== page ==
Rather too many thoughts for most people’s taste, I should think, and embodied in a spreadsheet that generates armour class bands based on three different principles; equal width (each band is n mm), equal multiple (each band is x times the last) and power (band = armour thickness to the power x). You get very close to the WRG 1st edition armour class banding scheme if you use a power scheme, with the mm RHAe thickness in the middle of each band, n (numbered thinnest to thickest), equal to n+2 ^ 2.6. It’s probably easiest to send you the spreadsheet.

    For WW2, though, I think we need to distinguish the same classes as successive up-armourings of German PzKw IIIs and IVs — 15mm, 30mm, 50mm, 70-80mm — plus a paper-thin lower band fr half-tracks, carriers and light armoured cars, and three heavier classes for ~100mm (Churchill, Tiger, KV), ~150mm (Heavy Churchill, Panther, IS-2) and ~200mm (Elefant, Konigstiger). Any division finer than eight classes I think risks distinguishing between levels of protection that designers and tacticians of the time did not. If my memory fails me correctly, the second edition WRG WW2 rules have eight armour classes.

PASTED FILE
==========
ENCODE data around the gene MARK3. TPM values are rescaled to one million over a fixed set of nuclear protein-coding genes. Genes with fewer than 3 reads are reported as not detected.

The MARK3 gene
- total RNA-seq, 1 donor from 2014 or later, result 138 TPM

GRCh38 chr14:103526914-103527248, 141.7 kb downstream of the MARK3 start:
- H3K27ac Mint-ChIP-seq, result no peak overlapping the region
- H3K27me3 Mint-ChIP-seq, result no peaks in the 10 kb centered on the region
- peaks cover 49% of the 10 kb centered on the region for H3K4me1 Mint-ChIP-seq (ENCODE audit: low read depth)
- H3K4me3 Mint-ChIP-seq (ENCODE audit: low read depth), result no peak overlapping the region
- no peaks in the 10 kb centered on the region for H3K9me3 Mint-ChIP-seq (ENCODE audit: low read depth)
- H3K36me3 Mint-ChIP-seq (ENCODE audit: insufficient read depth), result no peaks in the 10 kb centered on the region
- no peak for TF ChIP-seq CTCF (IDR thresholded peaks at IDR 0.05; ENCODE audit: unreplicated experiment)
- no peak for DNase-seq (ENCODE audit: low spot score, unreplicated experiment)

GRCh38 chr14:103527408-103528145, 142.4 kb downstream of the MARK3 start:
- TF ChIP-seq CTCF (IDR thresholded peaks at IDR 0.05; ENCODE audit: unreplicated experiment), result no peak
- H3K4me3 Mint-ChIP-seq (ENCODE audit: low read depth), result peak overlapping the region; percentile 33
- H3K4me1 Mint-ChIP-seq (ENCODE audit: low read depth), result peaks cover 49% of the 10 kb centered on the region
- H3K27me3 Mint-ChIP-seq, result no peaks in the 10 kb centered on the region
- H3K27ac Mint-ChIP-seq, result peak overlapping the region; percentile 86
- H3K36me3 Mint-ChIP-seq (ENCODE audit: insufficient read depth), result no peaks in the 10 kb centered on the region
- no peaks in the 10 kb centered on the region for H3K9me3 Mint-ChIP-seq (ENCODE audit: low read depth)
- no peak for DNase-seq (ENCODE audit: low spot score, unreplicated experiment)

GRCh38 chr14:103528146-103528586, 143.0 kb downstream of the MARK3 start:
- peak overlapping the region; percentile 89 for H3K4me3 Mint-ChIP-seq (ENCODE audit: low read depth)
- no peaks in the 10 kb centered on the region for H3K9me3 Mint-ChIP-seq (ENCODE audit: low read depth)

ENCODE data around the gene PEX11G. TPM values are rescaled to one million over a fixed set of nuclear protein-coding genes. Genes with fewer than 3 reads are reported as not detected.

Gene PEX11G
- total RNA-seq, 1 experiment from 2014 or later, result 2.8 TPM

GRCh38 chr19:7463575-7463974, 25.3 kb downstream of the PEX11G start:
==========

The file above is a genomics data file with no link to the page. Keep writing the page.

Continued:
What were the changes in regard to smoke and LMG fire in the subsequent editions (I’ve never seen a copy)? Hearing that they contained “modes” put me off (I’d already been annoyed by them enough in Tactical Commander).

    The big limitation on smoke was that it was considered a scarce ammunition nature. IIRC only three shots were allowed of a scarce nature before it became exhausted, and the same rule stopped people carrying limitless supplies of APDS, APCR or HEAT. There were exceptions, for example prepared fireplans could use as much smoke as desired (as a dumping plan was implied).

    As for LMGs, the second edition distinguished LMGs (mag fed) and GPMGs (in the light role) (belt fed), and gave them considerably higher hit probabilities, practically automatic for GPMGs at battle ranges.

    The second edition rules included a lot of interesting ideas, including target acquisition rolls, a bunch of different ways of using artillery, and those tactical modes that put you off (and they are necessary to do away with the reaction tests). The troop classes are also very interesting, and a fine basis for endless argument with people who protest at American infantry being classified as GREEN or thinking that Italian artillery do not deserve to be in the same troop class as the RA (a magnificent piece of Barkerist generalisation — all gunners are STUBBORN).

    All the best,

    John.